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India in Slow Motion by Mark Tully – An Excerpt

Mark Tully worked for the BBC in South Asia for 25 years and now works as a journalist in New Delhi. His books include No Full Stops In India, The Heart of India and Lives of Jesus. In India in Slow Motion, Mark Tully covers subjects as diverse as Hindu extremism, bonded child labour, Sufi mysticism, the crisis in agriculture, the persistence of political corruption and the problem of Kashmir.  
Let’s read an excerpt from this book.
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On the last Sunday we met another priest who had not found change easy. When we were sitting in a pew waiting for mass to start in Old Goa’s Se Cathedral, a small, elderly but remarkably spry priest came up to us wearing not the usual white cassock but an old fashioned, tight-fitting black one with a traditional high dog-collar. He asked whether I was a Portuguese speaker and when I told him I didn’t know a word of the language he said, ‘I usually ask foreigners that because I love speaking Portuguese but I don’t get much chance nowadays.’
I asked why the exterior of his cathedral was now yellow instead of the traditional Goan white and this provoked a diatribe against the Archaeological Survey of India which had taken over responsibility from the church for the monuments of Old Goa. ‘We can’t do anything to our own cathedral now,’ he fumed, hopping from one foot to the other in his anger. ‘We even have to get permission to put up a new collection box, and what do they do to preserve the church? Nothing.’ As evidence he took me to the west end and showed me piles of rubble where the plaster was peeling from the pillars.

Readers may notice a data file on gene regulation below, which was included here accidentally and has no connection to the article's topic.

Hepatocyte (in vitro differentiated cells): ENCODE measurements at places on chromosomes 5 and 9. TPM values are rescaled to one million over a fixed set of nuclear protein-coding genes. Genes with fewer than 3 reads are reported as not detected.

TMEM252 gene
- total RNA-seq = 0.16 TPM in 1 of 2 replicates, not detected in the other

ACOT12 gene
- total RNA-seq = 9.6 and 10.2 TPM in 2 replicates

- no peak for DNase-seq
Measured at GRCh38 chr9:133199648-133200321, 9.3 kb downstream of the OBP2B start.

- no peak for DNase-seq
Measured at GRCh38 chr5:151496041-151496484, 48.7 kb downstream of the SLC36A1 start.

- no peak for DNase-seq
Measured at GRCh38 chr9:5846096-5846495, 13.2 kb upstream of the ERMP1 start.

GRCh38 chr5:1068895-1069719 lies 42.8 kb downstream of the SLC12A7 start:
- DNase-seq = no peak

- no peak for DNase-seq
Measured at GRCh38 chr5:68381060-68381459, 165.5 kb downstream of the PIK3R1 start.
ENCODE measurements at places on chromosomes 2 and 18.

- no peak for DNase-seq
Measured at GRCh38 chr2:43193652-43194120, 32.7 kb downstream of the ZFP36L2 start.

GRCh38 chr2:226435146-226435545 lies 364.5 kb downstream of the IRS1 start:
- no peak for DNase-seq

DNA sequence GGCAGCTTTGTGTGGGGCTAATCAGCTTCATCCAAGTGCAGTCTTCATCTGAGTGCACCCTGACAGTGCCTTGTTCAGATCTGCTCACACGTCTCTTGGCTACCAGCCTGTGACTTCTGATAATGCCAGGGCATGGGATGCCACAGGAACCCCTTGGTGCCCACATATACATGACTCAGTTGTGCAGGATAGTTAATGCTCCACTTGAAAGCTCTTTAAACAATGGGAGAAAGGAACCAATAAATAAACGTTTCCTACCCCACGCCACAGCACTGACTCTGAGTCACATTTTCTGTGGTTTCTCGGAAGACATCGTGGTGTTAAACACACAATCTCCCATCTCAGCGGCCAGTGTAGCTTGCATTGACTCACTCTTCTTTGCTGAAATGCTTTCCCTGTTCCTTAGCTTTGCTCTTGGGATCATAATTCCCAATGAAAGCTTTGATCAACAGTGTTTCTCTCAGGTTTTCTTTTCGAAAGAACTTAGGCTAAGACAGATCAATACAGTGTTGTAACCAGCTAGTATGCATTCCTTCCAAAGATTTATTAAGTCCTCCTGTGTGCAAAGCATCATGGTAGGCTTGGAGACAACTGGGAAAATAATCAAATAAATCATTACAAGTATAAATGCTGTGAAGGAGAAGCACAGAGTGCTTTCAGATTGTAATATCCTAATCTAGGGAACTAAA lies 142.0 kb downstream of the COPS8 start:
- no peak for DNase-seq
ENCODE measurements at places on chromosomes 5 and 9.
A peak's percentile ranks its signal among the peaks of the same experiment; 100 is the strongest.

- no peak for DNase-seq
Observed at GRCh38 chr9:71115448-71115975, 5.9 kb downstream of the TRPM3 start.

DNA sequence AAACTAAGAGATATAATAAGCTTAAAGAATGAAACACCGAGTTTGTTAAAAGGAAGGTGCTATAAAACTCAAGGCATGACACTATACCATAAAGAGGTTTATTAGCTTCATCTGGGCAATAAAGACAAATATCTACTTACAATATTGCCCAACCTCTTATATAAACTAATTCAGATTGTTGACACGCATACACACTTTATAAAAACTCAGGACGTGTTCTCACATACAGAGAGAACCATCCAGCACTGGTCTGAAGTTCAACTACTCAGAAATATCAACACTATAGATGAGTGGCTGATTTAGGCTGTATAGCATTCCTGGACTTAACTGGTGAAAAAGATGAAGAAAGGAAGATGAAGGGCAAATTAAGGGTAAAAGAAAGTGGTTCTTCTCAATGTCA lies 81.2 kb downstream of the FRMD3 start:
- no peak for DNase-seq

I had noticed that his cassock had purple piping and purple buttons so I asked, ‘Does the purple mean you are a monsignor?’
‘No. But I am Father Adolpho Joviano Castro Viegas, a canon of the cathedral and the parish priest and that is just as senior.’
Having been put straight about that, I went on to ask, ‘In the cathedral, do you keep up the old traditions of worship?’
‘Of course I try to, but what can we do? We don’t have money to pay for the choirs and all that you need for proper ritual, and the bishop doesn’t care either. The Portuguese bishop used to come here regularly with full pomp and devotion. The present one only comes about four times a year. I love the full ritual and singing, it lifts your heart.’

The peppery priest then left me to robe for the chapter mass. The vast cathedral was far from full when Father Adolpho and six other equally elderly canons entered through the south aisle. Robed in splendid green copes they walked in a solemn procession, accompanied by just one server, to the altar at the top of the chancel steps. Six of the canons including Adolpho took their seats in high backed chairs behind the altar and one stood at the altar to celebrate the mass with dignity and solemnity. He was accompanied by a small choir in the organ loft.
Looking at the magnificent gilded reredos crowned by the figure of Christ on the cross just below the white-barrelled ceiling of the sanctuary, I couldn’t help but think of the Portuguese who had built this monument to impress Goans with the majesty of a God who lived on high. I knew that the church had to change, to bring God down to earth, if it was to survive in independent India, but I also acknowledged that I came from the old tradition, the tradition Father Adolpho was preserving. I found it easier to worship God in majesty, rather than God the social worker who battles for the poor, or God the personal pal of the charismatics.
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